• The likelihood of a worker being exposed to COVID-19 while performing the role; and
    • The potential consequences of that exposure on others (for example, community spread).
  • The Authority re-iterated the key tenets of the process which employers must follow, as prescribed by s.103A Employment Relations Act 2000:
    • Sufficient investigation: The employer should explore the reasons that the employee is declining to become vaccinated, while acknowledging their right to refuse under the NZ Bill of Rights Act. In this case GF refused to engage with Customs on this matter, and put Customs in the position that it could not take her views into account.
    • Consultation: The employer should provide all the information it can which is relevant to the decision to make vaccination mandatory for the particular roles. Customs’ comprehensive health and safety risk assessment was carried out with close regard to these legislative obligations. The employee must be given a reasonable opportunity to provide responses to the concerns or proposals, and the employer must carefully consider any responses given.
  • The employer should consider all alternatives before making a decision to dismiss. Options like changing work arrangements or redeployment to lessen health and safety risks need to be fully explored with the employee.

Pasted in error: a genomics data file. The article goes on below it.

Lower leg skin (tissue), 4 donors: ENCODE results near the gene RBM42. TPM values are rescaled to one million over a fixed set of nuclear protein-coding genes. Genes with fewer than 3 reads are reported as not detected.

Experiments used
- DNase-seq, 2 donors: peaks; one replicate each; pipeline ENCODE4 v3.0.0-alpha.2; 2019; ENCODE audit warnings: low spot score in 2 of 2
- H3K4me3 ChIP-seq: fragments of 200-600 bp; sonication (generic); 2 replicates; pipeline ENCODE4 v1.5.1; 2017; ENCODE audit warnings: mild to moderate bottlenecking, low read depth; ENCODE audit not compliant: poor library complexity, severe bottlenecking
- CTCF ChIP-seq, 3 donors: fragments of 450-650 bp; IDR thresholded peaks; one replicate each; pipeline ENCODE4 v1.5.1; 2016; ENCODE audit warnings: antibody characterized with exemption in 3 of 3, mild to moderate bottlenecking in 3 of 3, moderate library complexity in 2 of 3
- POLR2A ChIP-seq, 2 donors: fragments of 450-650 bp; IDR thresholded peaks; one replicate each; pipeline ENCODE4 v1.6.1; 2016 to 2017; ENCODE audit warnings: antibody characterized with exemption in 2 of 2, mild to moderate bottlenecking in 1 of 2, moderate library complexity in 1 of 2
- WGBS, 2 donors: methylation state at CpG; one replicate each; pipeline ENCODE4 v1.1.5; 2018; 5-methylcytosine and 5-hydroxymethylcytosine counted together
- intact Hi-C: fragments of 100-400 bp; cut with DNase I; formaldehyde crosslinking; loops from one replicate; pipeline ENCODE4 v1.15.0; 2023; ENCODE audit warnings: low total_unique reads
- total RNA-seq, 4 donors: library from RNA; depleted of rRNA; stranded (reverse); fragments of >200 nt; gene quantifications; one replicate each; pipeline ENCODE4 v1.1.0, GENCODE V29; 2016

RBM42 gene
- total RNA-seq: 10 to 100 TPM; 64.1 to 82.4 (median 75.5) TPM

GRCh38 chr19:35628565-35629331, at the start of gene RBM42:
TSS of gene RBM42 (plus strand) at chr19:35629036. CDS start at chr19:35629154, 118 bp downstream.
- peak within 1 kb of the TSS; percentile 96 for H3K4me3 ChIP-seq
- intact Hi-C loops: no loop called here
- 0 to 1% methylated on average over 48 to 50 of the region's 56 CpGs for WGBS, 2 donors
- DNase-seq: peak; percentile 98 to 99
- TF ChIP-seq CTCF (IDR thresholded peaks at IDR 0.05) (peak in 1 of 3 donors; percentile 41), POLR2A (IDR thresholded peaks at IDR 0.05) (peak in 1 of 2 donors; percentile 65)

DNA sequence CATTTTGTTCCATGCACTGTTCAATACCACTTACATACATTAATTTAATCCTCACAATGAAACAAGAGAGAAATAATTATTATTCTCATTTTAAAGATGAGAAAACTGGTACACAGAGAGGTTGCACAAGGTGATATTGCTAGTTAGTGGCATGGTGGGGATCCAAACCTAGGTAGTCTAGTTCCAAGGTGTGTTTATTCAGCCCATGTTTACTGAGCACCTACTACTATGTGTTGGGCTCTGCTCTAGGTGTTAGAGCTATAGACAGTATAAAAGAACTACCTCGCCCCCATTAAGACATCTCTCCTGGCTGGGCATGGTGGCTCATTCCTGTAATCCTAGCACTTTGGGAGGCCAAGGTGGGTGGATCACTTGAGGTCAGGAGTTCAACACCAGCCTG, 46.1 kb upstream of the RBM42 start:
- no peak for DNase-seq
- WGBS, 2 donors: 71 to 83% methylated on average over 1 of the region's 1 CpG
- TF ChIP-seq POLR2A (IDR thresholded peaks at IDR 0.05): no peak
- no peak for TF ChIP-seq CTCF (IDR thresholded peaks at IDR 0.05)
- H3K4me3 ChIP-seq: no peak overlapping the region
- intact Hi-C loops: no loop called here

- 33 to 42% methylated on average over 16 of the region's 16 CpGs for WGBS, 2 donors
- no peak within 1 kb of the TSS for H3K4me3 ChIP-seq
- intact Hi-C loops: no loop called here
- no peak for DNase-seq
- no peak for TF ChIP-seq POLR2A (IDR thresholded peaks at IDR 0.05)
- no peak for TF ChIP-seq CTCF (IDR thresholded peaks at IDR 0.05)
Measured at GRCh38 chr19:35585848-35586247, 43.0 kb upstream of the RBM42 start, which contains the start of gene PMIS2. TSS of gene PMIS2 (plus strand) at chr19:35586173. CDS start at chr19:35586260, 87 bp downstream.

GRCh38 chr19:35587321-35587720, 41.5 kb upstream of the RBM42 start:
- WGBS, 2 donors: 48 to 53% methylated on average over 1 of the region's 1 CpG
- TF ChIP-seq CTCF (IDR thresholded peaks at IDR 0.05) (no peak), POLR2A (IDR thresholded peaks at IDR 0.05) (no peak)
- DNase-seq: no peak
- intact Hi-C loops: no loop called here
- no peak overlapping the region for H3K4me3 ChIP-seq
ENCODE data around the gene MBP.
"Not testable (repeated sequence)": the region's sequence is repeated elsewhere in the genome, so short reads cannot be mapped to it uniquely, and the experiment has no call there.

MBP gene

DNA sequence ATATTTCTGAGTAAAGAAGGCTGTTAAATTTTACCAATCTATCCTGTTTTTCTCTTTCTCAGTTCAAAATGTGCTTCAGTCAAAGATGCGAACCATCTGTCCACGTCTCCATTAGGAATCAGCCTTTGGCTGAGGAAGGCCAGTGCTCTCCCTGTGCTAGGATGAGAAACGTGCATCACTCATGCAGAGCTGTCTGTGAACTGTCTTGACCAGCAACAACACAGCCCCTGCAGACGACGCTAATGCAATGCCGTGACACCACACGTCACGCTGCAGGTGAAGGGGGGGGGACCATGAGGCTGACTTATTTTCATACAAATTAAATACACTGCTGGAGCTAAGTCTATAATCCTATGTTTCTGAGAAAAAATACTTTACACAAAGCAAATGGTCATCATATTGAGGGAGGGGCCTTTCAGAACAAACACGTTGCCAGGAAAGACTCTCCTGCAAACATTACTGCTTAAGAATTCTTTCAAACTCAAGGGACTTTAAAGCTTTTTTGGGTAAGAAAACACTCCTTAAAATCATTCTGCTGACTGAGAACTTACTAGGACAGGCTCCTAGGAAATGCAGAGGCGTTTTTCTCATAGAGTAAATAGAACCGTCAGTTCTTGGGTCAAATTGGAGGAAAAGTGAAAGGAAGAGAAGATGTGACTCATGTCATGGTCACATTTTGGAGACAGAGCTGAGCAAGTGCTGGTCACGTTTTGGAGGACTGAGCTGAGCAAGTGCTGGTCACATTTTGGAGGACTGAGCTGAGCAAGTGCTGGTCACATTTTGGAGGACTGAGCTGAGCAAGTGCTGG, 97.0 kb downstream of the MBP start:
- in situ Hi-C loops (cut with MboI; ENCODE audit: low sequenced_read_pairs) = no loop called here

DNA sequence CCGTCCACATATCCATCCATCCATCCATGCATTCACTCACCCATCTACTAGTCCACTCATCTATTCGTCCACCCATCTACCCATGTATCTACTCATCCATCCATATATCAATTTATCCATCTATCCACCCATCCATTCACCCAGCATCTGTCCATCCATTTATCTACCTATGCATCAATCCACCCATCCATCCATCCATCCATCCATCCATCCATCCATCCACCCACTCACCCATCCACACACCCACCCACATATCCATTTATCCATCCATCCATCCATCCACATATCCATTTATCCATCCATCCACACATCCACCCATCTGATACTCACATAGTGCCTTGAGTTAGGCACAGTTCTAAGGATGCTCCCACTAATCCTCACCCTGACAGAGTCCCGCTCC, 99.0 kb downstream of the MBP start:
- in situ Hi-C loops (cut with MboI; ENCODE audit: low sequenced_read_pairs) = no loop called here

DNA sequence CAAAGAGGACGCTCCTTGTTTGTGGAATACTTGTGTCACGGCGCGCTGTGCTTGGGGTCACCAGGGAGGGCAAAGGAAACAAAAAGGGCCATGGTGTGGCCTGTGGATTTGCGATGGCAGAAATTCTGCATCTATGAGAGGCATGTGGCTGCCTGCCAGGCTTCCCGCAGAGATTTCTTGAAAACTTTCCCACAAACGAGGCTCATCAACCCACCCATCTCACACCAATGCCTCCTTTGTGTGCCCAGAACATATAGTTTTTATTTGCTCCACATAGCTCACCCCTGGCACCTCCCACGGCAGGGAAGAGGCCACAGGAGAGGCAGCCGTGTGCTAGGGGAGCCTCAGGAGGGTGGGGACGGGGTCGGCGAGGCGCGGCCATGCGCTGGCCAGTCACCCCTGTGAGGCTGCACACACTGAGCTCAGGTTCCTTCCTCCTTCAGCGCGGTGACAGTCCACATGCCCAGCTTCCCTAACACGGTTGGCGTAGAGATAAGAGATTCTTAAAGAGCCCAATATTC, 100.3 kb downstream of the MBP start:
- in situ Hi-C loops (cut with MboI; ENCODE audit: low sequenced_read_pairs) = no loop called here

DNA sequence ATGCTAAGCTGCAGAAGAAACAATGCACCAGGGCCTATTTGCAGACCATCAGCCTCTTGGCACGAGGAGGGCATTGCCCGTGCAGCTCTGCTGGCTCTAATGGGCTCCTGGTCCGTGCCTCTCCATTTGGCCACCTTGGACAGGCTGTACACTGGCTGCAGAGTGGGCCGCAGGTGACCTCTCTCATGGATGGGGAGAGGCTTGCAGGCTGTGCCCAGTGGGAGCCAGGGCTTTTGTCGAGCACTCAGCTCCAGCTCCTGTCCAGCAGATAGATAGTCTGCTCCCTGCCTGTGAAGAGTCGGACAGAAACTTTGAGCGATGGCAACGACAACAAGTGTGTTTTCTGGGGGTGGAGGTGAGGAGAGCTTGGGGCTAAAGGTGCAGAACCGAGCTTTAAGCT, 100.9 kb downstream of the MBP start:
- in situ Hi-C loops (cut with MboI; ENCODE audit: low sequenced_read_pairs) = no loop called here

Moving forward

Requiring the incumbents of particular roles to become vaccinated is a complicated issue. There is significant interplay between contractual and statutory obligations, from health and safety considerations to employees’ rights under the NZ Bill of Rights Act and the Human Rights Act.

What is emerging as a key point is that, despite the difficulties which employers face in fast-moving and uncertain environments, employment law obligations do not change. While an employer’s actions will be considered in light of the circumstances at the time, the obligations of consultation, communication and good faith remain.

Finding themselves in unfamiliar territory, Customs closely adhered to their fundamental employment obligations. This ultimately meant that their actions were found to have been justified. The grounds for their decision were very strong, both because GF’s role involved border control, and because the Vaccination Order made vaccinations in those roles mandatory.

However, matters remain unsettled for roles involving less clear-cut health and safety risks, or roles which are not covered by a Vaccination Order. It is likely that further cases will be litigated in the future which will provide further guidance. In any case, employers should keep the fundamental employment obligations at the forefront of the mind when addressing COVID-19 issues.

For more information or specialist advice, please contact a member of our employment team.

 

Disclaimer: The content of this article is general in nature and not intended as a substitute for specific professional advice on any matter and should not be relied upon for that purpose.